About the Q fever disease
Q fever occurs almost everywhere in the world. In Australia, Q fever was first recognised during the 1930’s when workers at a Brisbane meat processor became ill with a fever. Since the cause of the illness was unknown, the workers were diagnosed with ‘Query’ fever – which was eventually abbreviated to Q fever.
How do you catch Q fever?
Q fever can be acquired from the air or from animals. Domestic and wild animals can be infected, without showing any apparent signs of infection.
In Australia, cattle, sheep, and goats are the main reservoir, although bandicoots, kangaroos and dogs can also be infected. In Canada, Q fever has occurred from exposure to cats and rabbits. Humans can be infected with the germ (Coxiella Burnetii) following contact with infected animals or products from these animals, urine, faeces or milk birth products.
The Q fever germ is very tough and can survive in dust formed from contaminated animal products. Infected dust may settle on the ground, or on wool, hides, clothing, straw etc, and then be disturbed by movement or wind. Infection may also be acquired from drinking unpasteurised milk.
How important is Q fever?
Q fever rarely attracts media attention, and yet it is among the most costly and severe infectious diseases in Australia.
Every year, about 600 cases of Q fever are reported in Australia, of which about 300 are in Queensland. Yet because the symptoms are often mistaken for severe influenza – and some cases develop no symptoms – the real incidence of the disease is likely to be much greater. Unlike influenza, Q fever can cause severe complications such as extreme fatigue, or heart and liver damage.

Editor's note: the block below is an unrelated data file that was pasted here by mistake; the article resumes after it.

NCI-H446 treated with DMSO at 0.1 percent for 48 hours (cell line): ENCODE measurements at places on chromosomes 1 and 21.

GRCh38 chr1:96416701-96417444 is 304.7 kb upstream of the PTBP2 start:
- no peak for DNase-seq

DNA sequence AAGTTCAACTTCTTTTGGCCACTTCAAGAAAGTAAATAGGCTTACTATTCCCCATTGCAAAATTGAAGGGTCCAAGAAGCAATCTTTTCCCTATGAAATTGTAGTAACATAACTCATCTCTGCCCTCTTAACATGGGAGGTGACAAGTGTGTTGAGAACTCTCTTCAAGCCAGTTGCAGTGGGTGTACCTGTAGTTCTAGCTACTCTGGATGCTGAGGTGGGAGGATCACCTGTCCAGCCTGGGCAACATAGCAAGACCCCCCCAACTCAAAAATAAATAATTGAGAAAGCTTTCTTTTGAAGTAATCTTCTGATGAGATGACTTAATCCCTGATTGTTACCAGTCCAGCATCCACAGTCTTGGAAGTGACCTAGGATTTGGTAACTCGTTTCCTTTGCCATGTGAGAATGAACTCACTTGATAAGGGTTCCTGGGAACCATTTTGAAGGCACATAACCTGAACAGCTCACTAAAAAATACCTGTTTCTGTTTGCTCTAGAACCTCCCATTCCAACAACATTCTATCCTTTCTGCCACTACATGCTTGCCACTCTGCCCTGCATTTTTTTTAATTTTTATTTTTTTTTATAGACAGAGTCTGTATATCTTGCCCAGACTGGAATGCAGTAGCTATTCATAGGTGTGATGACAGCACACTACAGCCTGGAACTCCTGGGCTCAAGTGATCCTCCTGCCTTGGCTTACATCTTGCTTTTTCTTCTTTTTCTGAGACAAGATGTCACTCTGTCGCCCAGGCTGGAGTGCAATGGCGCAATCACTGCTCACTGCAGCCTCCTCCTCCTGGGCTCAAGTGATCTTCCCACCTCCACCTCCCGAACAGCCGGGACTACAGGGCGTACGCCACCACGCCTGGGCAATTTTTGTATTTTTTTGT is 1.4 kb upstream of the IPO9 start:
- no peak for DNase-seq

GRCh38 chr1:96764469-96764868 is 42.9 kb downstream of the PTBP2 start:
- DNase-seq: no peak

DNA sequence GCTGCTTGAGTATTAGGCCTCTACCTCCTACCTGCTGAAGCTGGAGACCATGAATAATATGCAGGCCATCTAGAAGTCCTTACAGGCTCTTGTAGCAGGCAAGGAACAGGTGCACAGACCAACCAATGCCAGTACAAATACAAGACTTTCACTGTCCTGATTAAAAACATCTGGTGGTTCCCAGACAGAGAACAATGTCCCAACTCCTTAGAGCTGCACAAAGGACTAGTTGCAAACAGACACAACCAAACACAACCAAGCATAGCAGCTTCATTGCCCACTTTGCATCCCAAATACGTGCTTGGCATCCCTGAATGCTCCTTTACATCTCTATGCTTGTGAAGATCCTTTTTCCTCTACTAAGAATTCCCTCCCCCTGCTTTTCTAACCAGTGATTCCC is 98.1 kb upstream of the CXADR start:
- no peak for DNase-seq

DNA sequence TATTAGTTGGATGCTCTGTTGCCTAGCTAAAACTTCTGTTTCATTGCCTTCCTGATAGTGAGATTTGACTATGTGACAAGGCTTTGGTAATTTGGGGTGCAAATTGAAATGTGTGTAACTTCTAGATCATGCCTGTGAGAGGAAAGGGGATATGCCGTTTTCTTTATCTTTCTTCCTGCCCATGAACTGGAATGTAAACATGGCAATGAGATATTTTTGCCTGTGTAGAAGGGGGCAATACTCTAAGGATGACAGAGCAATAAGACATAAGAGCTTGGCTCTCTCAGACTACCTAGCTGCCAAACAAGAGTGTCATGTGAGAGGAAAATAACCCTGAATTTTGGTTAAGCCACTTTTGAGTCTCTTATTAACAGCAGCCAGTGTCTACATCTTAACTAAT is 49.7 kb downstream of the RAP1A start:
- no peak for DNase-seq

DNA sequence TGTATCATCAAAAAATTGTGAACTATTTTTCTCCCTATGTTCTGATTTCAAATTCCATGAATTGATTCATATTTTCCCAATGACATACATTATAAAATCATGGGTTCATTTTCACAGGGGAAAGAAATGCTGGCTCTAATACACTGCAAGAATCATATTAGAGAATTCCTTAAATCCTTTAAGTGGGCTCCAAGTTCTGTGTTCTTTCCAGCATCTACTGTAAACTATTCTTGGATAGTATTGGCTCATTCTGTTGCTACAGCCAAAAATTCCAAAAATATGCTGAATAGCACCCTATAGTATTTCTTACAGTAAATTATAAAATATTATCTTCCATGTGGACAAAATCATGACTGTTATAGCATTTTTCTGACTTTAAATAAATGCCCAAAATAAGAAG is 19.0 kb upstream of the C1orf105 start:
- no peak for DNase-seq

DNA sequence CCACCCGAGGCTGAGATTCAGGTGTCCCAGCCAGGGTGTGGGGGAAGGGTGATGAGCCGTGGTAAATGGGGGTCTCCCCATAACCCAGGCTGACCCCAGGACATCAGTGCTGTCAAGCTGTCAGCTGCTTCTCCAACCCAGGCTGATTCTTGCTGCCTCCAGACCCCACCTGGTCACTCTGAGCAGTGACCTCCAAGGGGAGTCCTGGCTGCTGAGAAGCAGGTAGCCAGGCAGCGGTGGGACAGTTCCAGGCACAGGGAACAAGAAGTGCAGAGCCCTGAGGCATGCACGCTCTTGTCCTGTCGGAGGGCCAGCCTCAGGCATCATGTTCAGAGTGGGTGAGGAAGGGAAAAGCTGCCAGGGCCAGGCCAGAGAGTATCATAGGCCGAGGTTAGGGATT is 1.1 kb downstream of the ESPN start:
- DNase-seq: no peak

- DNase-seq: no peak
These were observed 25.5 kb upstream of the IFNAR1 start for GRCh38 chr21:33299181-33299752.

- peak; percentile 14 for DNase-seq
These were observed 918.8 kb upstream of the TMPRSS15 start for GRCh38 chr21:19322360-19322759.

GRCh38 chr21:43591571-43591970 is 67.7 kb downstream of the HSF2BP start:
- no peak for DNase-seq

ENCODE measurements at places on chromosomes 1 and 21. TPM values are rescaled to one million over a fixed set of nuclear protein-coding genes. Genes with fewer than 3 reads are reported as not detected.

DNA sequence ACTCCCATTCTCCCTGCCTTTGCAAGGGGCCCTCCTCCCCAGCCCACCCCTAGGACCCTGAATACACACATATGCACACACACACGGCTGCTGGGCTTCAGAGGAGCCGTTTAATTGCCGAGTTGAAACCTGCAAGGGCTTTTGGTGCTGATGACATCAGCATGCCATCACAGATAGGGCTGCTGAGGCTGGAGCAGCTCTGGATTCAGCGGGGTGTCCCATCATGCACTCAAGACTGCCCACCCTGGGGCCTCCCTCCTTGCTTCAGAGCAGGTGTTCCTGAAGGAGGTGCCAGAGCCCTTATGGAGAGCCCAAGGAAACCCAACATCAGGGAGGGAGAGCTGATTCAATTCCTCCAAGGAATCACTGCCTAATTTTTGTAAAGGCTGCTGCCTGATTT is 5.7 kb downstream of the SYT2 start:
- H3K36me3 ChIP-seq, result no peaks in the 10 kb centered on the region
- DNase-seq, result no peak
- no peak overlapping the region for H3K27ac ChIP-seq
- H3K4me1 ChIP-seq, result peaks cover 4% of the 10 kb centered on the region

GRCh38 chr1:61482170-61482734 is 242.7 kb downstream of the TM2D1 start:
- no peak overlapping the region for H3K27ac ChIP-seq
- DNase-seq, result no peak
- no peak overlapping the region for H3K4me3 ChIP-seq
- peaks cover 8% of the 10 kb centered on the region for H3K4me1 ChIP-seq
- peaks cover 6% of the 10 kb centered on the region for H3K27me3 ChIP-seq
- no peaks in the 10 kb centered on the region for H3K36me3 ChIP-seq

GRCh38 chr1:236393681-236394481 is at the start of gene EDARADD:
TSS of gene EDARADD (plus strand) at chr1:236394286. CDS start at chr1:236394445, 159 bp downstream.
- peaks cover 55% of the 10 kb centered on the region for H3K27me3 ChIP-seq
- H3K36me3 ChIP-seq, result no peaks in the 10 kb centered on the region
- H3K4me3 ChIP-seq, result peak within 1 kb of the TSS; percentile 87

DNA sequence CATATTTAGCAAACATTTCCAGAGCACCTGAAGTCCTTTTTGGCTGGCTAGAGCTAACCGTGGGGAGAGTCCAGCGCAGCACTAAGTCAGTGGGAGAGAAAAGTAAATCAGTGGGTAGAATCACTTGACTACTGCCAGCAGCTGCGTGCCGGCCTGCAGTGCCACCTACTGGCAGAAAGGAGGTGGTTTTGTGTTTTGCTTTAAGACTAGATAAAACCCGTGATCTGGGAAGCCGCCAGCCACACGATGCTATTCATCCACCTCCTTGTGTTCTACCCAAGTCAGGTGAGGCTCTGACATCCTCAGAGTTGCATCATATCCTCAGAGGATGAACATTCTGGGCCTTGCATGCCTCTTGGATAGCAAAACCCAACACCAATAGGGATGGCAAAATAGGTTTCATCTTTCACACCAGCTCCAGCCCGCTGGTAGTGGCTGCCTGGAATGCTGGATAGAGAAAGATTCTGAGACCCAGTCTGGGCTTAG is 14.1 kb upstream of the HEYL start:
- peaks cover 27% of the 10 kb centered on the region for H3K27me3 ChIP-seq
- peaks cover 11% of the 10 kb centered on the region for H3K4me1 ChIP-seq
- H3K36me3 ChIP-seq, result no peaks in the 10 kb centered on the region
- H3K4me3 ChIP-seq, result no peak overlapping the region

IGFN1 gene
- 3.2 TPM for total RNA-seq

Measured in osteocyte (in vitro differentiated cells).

In 1997 it was estimated that 1,700 weeks of work were lost to Q fever in Australia each year. The risk of contracting Q fever among unvaccinated Australian meat workers has been estimated at one in 300 every year.
Claims made to the Australian meat industry as a result of Q fever are at least AUD$1 million annually. The average cost of an uncomplicated case is $7,000, with two to four weeks of sick leave expected. Up to 20% of cases are complicated, leading to long term complications and up to 6 months sick leave being taken. Complicated cases leading to litigation are common, and the cost of this litigation ranges from $300,000 to $1.24million.
Q fever symptoms
Acute Q fever develops after an incubation period of about 3 weeks. The symptoms are:
- Fever, usually of abrupt onset and lasting for 5-50 (or more) days
- Chills lasting 3-4 days
- Profuse sweats
- Severe headache which usually lasts with the fever
- Muscle and joint aches and pains
- Profound fatigue and tiredness
- Eyes become sensitive to light
- Loss of weight
Because these symptoms occur with other diseases (such as influenza), Q fever is often misdiagnosed. Some people DO NOT develop symptoms and infection is only discovered when they are tested incidentally.
An uncomplicated Q fever infection lasts 2-6 weeks. If complications develop, people may be ill for up to 6 months. Some people develop a persistent low grade infection which causes headache, joint and muscle pain, tiredness and sweating attacks for up to 5 years.
Some Q fever patients also develop an infection in the heart muscle which may not become obvious for 5 years. After the primary attack, it is very rare for individuals to get Q fever a second time.